Biographical Database of Militant Woman Suffragists, 1913-1920
Biography of Kate J. Herford Boeckh, 1868-1921
By Daniela Plunkett, undergraduate student, State University of New York at Oneonta
Kate J. Boeckh was one of the first women pilots in the United States.
Kate J. Herford was born in England in 1868 and migrated first to Canada, where she was recorded in Montreal in the 1901 census. She migrated to the United States in 1908, where she was listed in the 1910 federal census of the District of Columbia as a widowed, 41-year old household head with two teenage sons.
Boeckh joined the Congressional Union for Woman Suffrage in February 1915 to help raise funds for the Susan B. Anthony amendment. In June 1915 she flew her biplane from California to Washington to draw attention to the suffrage movement, dropping suffrage literature along the way. On August 6, 1917, Boeckh was arrested with forty-six other women carrying banners with the purple, white, and gold of the National Woman's Party. They were all arrested for climbing the statue of Lafayette opposite the east gate of the White House.
Six women were arrested picketing outside of the White House and charged with "blocking traffic" and sentenced to thirty days in the Government Workhouse. On August 23, to protest the arrest of these women, Boeckh and five other women arrived at the White House with banners bearing the words, "I tell you solemnly, ladies and gentlemen, we cannot postpone justice any longer in these United States, and I don't wish to sit down and let any man take care of me without my having at least a voice in it."
After ten minutes they were all arrested. They were fined twenty-five dollar or thirty days at the Occoquan Workhouse. All the women refused to pay the fine. On August 28, Boeckh and all the other women were once again arrested. This time an appeal was granted and the judge declared this would be the last appeal he would give in the picketing cases until the Court of Appeals handed down a decision.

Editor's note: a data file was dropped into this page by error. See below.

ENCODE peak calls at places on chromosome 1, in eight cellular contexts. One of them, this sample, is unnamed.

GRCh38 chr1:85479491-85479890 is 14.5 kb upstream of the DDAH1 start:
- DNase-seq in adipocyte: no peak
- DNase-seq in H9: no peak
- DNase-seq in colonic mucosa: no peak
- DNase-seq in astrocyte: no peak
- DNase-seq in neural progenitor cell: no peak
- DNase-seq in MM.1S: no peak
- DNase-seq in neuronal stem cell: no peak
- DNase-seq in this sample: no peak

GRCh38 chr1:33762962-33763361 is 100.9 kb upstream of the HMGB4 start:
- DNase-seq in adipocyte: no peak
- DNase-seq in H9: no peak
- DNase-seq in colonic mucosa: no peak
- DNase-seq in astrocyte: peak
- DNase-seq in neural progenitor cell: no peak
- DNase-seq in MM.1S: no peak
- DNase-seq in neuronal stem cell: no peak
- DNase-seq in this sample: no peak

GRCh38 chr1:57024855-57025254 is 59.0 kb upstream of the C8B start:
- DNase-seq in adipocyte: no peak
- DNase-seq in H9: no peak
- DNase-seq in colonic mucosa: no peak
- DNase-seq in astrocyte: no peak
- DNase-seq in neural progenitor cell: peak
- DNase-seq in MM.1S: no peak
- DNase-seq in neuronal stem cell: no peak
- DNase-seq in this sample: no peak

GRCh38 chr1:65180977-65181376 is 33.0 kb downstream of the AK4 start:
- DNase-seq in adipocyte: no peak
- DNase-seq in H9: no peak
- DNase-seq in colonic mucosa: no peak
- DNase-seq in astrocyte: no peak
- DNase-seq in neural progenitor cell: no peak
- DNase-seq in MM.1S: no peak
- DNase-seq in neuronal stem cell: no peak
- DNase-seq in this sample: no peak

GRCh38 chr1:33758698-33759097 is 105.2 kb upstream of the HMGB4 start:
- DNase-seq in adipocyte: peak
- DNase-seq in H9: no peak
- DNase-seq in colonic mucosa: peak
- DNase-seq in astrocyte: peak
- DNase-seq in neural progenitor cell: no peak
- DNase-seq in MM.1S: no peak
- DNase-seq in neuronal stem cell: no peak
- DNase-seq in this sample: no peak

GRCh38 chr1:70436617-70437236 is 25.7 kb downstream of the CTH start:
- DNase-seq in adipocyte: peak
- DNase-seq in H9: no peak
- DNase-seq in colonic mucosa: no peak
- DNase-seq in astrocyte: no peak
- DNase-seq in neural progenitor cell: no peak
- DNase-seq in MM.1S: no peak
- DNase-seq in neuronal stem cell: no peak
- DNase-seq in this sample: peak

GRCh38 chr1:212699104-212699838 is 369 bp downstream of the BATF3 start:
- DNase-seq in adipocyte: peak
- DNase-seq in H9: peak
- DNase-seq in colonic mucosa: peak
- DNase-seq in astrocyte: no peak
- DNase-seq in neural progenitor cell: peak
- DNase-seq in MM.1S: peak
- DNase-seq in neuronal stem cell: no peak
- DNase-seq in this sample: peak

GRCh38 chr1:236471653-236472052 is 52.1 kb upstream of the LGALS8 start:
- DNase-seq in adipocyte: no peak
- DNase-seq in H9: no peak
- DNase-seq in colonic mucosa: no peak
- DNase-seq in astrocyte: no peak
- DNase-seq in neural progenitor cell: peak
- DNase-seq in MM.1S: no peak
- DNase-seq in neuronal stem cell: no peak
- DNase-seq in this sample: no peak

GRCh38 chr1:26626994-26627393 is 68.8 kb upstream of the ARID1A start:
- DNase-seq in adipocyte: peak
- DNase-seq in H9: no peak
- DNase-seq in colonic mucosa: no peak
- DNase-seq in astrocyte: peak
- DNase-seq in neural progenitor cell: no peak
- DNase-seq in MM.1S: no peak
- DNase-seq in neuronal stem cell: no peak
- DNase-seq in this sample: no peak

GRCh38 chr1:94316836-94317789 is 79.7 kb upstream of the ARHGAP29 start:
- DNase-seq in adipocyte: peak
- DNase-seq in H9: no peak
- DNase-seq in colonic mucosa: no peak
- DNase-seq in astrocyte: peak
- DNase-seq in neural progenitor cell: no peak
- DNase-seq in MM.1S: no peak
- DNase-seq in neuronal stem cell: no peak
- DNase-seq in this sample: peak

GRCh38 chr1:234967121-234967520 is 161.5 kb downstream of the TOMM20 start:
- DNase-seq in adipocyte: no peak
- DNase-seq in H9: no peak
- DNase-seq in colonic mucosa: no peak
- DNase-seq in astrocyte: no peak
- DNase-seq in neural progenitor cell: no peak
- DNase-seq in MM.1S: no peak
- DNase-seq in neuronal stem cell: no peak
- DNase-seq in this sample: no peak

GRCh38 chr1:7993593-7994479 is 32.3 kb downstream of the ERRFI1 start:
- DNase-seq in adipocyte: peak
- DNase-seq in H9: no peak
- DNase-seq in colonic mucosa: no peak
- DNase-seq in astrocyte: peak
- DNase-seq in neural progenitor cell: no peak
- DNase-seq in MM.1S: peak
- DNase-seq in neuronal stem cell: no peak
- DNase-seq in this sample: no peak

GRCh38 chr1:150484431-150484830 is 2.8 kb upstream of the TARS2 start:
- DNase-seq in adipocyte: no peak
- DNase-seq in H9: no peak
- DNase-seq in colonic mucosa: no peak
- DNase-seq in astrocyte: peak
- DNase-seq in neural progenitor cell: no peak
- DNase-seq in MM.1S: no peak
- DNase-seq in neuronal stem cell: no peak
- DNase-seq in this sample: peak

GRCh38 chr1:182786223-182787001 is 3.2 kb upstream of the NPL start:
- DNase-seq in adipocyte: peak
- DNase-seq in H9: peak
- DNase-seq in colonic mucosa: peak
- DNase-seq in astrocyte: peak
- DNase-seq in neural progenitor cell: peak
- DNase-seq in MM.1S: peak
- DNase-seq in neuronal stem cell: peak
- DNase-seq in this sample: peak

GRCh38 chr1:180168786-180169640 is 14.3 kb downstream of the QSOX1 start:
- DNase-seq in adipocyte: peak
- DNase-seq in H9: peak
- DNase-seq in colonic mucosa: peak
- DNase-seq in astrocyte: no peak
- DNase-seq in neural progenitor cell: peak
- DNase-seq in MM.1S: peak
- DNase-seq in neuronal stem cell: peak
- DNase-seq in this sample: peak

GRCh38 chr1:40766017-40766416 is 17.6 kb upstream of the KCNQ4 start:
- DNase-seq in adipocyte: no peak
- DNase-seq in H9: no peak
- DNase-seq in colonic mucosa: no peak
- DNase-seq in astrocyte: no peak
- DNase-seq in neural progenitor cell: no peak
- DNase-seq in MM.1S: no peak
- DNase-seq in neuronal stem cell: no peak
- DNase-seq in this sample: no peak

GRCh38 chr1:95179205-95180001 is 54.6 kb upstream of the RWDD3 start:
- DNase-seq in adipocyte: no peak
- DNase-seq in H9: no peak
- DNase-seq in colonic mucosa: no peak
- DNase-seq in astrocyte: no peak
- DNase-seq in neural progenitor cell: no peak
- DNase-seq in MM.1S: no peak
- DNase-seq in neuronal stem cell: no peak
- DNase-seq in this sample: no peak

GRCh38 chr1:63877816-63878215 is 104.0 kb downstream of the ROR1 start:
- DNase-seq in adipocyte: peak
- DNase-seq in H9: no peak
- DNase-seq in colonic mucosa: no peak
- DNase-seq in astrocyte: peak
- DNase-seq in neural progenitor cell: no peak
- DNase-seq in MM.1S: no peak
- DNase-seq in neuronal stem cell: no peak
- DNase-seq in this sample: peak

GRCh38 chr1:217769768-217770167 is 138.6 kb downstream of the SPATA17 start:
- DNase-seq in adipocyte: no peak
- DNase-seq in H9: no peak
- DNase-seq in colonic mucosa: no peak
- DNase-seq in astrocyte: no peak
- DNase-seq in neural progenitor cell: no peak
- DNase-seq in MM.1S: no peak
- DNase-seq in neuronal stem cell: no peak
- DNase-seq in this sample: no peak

Boeckh was once again arrested on January 25, 1919 for applauding Mary Nolan's speech declaring her guilt for feeding the flames of the "Watchfires of Freedom" outside of the White House. She served three days in prison.
Little is known of her life after suffrage, other than that she attended a tea held in honor of the British suffragist, Mrs. Pethick Lawrence, in October 1920. She died in Chicago in 1921 and was buried in Toronto.
"Many Suffragists Enlist," Evening Star (Washington, DC), February 4, 1915, 16;
"Many Contributors to Suffrage Fund," Washington Herald, February 5, 1915, 6; "Adding Members to Aid Anthony Fund," Washington Times, February 5, 1915, 4;
Doris Fleischman, "Mrs. O. H. P. Belmont Proposes Woman's Political Party to Secure
Legislative Reforms Desired by Woman Voters, Des Moines Tribune, May 17, 1915, 5; "Suffrage Drops from Heaven," Wyoming Reporter, June 23, 1915,
"Arrest Six More in Banner Fight," Middletown Times Press (New York), August 24, 1917, 5;
"Militant Suff Does Not Look Part, One Bit," Washington Times, October 20, 1920, 9; Doris Stevens, Jailed for Freedom (New York: Boni and Liveright, 1920);
Inez Haynes Gillmore, The Story of the Woman's Party (New York: Harcourt, Brace and Company, 1921).
1901 Canadian Census of Montreal.
1910 U.S. federal manuscript census, Washington, D.C.
Illinois, Cook County Deaths 1878"“1922." Index. FamilySearch, Salt Lake City, Utah, 2010. Illinois Department of Public Health. "Birth and Death Records, 1916"“present." Division of Vital Records, Springfield, Illinois. Accessed through ancestry.com.